Super Bowl 50, the fiftieth annual championship game of the American National Football League played in February 2016, featured 52 commercials, and brands spent more than six million dollars each for a 30-second commercial slot. Surprisingly, the commercial that garnered the most popularity on YouTube was not one of the regular advertisers. It was an entertainment brand best known for its video games and characters—Pokémon. It reflected twenty years of faithful corporate efforts that had protected and nurtured the Pokémon brand ever since its debut on February 27, 1996, in the form of a video game for handheld devices. Even on this commemorable day, however, Tsunekazu Ishihara, president of The Pokémon Company, was asking his staff and himself a familiar question: “Is that really in the best interest of Pokémon?” This question came out of a sense of urgency that motivated him and his vision for the Pokémon brand, having seen firsthand how rapid growth and record-breaking sales had led countless other games to quick obsolescence. In fact, Pokémon itself had once run a real risk of becoming nothing more than a fad. As he looked to the future, Ishihara pondered threats and opportunities, such as the intensifying competition due to the accelerating development cycle of video games and the maturation of emerging economies. He asked himself how he could make the Pokémon brand one that could endure and continue to grow over the next 25 years.

  • July 2022 (Revised November 2022)
  • Case

Building a Mishap-Free U.S. Navy

In 2021, Kevin “Bud” Couch, a retired Navy captain who was now working as a civilian employee of the Navy Safety Center, was trying to determine how best to reduce the risk of Navy mishaps. The Navy had experienced a series of major mishaps in 2017 that had led to a closer examination of how it operated and what it could improve.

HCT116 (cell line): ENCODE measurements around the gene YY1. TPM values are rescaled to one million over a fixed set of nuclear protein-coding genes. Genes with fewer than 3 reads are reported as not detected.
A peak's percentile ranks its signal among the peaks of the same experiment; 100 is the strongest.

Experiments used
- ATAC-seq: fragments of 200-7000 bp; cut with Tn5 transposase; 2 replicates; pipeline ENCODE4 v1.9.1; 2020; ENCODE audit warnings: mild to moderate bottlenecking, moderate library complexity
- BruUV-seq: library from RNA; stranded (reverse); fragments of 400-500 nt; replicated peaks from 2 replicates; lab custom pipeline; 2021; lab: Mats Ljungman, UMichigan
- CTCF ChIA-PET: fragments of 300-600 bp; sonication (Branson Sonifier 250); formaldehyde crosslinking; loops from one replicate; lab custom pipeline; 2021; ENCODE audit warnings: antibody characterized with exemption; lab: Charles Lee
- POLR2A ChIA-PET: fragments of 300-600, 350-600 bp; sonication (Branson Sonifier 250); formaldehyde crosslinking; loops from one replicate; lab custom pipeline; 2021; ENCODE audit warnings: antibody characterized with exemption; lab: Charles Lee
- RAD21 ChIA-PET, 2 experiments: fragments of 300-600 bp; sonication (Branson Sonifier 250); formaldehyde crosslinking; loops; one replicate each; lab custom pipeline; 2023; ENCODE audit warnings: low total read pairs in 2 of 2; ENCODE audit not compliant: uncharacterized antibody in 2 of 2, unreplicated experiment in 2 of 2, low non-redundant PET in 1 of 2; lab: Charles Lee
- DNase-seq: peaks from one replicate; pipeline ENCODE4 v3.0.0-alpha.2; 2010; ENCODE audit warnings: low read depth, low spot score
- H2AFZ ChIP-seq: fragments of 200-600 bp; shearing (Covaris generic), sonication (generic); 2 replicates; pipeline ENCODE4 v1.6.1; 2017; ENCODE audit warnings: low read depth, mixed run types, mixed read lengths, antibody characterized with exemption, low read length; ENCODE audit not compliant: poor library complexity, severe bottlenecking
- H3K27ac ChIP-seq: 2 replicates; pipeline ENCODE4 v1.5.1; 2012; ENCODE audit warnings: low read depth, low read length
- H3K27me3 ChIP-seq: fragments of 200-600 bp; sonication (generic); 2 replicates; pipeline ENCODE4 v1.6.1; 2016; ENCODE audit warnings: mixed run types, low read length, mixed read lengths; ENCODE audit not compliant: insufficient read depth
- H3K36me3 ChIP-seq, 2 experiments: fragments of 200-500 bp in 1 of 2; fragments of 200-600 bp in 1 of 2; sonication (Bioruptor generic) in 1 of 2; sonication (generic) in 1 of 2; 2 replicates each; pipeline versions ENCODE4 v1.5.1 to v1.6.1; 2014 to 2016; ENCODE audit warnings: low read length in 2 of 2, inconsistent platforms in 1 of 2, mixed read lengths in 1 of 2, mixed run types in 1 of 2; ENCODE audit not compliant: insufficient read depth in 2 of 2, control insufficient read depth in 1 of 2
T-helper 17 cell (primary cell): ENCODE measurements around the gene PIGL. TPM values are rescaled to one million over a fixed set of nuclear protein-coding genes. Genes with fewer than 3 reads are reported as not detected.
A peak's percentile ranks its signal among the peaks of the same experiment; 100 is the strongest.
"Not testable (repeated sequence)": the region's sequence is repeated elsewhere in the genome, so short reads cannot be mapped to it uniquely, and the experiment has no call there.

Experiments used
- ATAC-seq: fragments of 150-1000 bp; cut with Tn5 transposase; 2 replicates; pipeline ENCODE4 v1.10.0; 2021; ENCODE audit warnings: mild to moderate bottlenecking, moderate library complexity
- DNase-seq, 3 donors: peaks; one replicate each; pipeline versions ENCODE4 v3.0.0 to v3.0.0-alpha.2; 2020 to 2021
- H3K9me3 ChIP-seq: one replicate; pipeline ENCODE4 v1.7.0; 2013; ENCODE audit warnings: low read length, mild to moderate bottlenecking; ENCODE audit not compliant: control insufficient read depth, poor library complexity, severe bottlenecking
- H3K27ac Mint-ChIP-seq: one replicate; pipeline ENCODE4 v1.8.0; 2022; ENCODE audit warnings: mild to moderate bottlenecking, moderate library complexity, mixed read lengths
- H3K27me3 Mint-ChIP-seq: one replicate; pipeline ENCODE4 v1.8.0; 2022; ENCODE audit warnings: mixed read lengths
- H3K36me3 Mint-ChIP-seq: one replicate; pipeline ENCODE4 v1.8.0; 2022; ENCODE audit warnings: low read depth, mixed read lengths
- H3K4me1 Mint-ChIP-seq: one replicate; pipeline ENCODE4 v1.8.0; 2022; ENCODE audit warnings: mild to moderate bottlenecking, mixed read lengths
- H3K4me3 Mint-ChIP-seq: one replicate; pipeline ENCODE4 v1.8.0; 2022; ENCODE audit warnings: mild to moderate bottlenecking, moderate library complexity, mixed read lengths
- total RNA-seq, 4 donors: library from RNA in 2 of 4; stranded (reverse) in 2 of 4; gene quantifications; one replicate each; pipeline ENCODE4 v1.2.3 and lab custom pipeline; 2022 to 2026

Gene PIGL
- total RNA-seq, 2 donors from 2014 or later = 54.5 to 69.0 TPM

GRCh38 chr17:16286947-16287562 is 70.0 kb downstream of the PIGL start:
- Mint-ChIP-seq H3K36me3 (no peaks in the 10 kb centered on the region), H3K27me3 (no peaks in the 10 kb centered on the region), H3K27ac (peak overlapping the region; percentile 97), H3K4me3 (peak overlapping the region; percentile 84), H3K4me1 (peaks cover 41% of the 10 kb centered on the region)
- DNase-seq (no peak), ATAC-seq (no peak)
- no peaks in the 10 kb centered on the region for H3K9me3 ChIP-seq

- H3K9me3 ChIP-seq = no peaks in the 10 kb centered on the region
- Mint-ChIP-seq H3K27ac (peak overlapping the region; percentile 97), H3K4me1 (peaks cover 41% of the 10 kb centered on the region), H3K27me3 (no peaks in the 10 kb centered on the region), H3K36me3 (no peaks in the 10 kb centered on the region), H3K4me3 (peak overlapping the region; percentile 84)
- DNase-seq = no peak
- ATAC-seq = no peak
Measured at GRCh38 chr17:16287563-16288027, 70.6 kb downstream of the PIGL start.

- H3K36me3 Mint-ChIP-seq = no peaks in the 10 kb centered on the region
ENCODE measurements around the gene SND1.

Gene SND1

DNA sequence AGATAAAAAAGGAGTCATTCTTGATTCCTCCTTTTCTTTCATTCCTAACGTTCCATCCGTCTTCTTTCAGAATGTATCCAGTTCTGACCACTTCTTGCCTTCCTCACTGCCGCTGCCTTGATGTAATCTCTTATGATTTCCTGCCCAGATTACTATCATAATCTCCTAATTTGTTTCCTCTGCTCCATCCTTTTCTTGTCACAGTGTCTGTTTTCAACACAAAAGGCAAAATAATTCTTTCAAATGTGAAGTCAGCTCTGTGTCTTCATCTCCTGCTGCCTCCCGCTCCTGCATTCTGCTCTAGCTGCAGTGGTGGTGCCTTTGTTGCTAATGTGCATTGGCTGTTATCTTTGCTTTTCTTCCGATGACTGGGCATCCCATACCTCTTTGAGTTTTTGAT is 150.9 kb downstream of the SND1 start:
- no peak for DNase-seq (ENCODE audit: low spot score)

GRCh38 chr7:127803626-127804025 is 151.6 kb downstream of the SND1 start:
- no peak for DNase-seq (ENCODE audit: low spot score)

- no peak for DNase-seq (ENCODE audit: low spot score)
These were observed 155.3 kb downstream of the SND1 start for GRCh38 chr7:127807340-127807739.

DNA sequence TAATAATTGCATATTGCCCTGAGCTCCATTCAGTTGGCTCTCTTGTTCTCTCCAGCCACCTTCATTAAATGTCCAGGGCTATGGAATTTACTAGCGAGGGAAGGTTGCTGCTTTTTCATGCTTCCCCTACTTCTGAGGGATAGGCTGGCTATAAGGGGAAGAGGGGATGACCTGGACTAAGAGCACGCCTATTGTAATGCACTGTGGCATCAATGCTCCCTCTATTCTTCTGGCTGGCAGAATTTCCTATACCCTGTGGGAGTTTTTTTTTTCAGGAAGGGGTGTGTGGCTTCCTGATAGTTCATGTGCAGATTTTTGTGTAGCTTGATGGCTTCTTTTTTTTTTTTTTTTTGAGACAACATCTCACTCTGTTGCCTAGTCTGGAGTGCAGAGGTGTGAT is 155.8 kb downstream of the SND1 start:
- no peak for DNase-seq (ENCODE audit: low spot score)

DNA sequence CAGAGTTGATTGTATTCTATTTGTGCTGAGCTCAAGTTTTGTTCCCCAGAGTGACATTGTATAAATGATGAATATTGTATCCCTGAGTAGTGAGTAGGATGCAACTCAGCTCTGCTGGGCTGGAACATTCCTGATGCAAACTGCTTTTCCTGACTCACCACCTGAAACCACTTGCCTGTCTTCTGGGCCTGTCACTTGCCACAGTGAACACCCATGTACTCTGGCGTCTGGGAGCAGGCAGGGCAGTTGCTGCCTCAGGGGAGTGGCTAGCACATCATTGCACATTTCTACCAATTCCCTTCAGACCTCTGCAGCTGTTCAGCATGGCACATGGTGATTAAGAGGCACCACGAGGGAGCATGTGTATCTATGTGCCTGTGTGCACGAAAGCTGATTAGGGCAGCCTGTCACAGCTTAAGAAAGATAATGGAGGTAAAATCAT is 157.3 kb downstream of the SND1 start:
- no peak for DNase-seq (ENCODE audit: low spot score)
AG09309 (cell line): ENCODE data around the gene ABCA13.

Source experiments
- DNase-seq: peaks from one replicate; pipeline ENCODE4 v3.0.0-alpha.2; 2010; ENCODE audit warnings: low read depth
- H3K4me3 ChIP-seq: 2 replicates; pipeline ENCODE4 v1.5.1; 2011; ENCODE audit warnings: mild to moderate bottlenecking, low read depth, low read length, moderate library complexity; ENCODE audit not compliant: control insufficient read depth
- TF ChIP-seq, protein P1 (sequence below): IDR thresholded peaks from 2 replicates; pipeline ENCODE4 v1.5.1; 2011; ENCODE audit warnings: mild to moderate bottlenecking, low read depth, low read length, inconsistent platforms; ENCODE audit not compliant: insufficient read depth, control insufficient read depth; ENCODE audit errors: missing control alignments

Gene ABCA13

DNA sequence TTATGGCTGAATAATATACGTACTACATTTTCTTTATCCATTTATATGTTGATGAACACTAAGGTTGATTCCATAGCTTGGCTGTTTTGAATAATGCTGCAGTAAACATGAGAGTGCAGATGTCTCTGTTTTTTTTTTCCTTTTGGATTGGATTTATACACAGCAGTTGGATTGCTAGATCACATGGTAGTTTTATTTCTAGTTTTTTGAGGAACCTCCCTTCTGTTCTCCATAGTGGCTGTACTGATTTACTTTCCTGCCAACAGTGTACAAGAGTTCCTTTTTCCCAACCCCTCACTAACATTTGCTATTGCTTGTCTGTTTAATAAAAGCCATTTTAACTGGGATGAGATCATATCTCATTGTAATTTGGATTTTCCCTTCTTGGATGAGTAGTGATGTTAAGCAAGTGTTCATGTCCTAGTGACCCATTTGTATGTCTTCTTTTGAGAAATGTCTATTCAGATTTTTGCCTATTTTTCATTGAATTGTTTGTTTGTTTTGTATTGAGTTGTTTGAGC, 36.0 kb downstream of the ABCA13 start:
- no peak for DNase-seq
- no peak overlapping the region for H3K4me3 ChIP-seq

• February 2022
  • Case

Sekisui House and the In-Home Early Detection Platform

By: John D. Macomber and Akiko Kanno

To address an aging population and sales declines, major Japanese homebuilder considers pivoting to provide and support an in-home health detection platform, in competition with tech companies. This case considers the point of view of major builders regarding how aggressively to adopt smart home technologies as the nature of demand changes and as they navigate the digitalization of a very traditional bricks and mortar industry. The company has to consider its core business of building and selling homes, which is now under pressure in Japan as the creation of new households is slowing and the population is aging. Should the company incorporate smart home components, particularly regarding health monitoring and early response to health crises, and establish an ongoing service relationship with the occupants? How will major building products manufacturers like Toto and Panasonic respond? Health insurance companies? Can the company's health detection service compete with voice recognition offerings like Alexa and Siri from Amazon and Apple? With respect to serving this aspect of an aging population, will expertise in the tangible real property aspects of homes be a stronger or weaker influence than digital services in this evolution of business and global society?

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Tokyo Staff

Nobuo Sato
Executive Director
Akiko Kanno
Assistant Director
Akiko Saito
Senior Researcher
Yukari Takizawa
Office Manager